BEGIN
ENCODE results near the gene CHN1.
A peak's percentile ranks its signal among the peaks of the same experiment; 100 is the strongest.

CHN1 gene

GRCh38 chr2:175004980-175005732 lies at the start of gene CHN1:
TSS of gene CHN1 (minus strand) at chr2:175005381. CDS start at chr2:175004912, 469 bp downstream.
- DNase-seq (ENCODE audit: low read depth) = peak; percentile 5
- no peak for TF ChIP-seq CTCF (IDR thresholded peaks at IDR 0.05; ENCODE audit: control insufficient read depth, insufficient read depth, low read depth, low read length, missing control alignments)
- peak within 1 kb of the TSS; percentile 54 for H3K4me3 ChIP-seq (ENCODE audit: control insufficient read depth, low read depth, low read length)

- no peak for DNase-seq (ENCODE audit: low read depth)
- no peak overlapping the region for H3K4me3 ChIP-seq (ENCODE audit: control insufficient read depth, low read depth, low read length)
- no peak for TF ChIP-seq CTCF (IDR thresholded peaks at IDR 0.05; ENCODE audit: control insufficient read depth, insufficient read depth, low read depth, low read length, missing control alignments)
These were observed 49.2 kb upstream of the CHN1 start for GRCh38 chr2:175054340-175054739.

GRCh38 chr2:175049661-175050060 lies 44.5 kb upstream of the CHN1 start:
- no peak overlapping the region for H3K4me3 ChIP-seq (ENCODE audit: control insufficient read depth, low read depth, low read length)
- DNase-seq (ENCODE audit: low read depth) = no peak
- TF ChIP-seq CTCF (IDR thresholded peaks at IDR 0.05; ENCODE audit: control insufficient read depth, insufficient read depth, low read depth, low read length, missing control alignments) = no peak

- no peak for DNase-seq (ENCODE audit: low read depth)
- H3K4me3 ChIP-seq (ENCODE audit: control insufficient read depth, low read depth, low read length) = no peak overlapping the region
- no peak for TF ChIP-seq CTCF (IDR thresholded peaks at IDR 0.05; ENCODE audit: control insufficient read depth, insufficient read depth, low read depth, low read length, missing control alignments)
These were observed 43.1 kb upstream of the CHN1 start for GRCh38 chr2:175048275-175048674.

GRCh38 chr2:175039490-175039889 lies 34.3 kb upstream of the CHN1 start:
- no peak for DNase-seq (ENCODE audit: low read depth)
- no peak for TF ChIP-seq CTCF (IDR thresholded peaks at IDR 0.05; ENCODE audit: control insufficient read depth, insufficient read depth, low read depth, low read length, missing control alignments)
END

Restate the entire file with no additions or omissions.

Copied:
ENCODE results near the gene CHN1.
A peak's percentile ranks its signal among the peaks of the same experiment; 100 is the strongest.

CHN1 gene

GRCh38 chr2:175004980-175005732 lies at the start of gene CHN1:
TSS of gene CHN1 (minus strand) at chr2:175005381. CDS start at chr2:175004912, 469 bp downstream.
- DNase-seq (ENCODE audit: low read depth) = peak; percentile 5
- no peak for TF ChIP-seq CTCF (IDR thresholded peaks at IDR 0.05; ENCODE audit: control insufficient read depth, insufficient read depth, low read depth, low read length, missing control alignments)
- peak within 1 kb of the TSS; percentile 54 for H3K4me3 ChIP-seq (ENCODE audit: control insufficient read depth, low read depth, low read length)

- no peak for DNase-seq (ENCODE audit: low read depth)
- no peak overlapping the region for H3K4me3 ChIP-seq (ENCODE audit: control insufficient read depth, low read depth, low read length)
- no peak for TF ChIP-seq CTCF (IDR thresholded peaks at IDR 0.05; ENCODE audit: control insufficient read depth, insufficient read depth, low read depth, low read length, missing control alignments)
These were observed 49.2 kb upstream of the CHN1 start for GRCh38 chr2:175054340-175054739.

GRCh38 chr2:175049661-175050060 lies 44.5 kb upstream of the CHN1 start:
- no peak overlapping the region for H3K4me3 ChIP-seq (ENCODE audit: control insufficient read depth, low read depth, low read length)
- DNase-seq (ENCODE audit: low read depth) = no peak
- TF ChIP-seq CTCF (IDR thresholded peaks at IDR 0.05; ENCODE audit: control insufficient read depth, insufficient read depth, low read depth, low read length, missing control alignments) = no peak

- no peak for DNase-seq (ENCODE audit: low read depth)
- H3K4me3 ChIP-seq (ENCODE audit: control insufficient read depth, low read depth, low read length) = no peak overlapping the region
- no peak for TF ChIP-seq CTCF (IDR thresholded peaks at IDR 0.05; ENCODE audit: control insufficient read depth, insufficient read depth, low read depth, low read length, missing control alignments)
These were observed 43.1 kb upstream of the CHN1 start for GRCh38 chr2:175048275-175048674.

GRCh38 chr2:175039490-175039889 lies 34.3 kb upstream of the CHN1 start:
- no peak for DNase-seq (ENCODE audit: low read depth)
- no peak for TF ChIP-seq CTCF (IDR thresholded peaks at IDR 0.05; ENCODE audit: control insufficient read depth, insufficient read depth, low read depth, low read length, missing control alignments)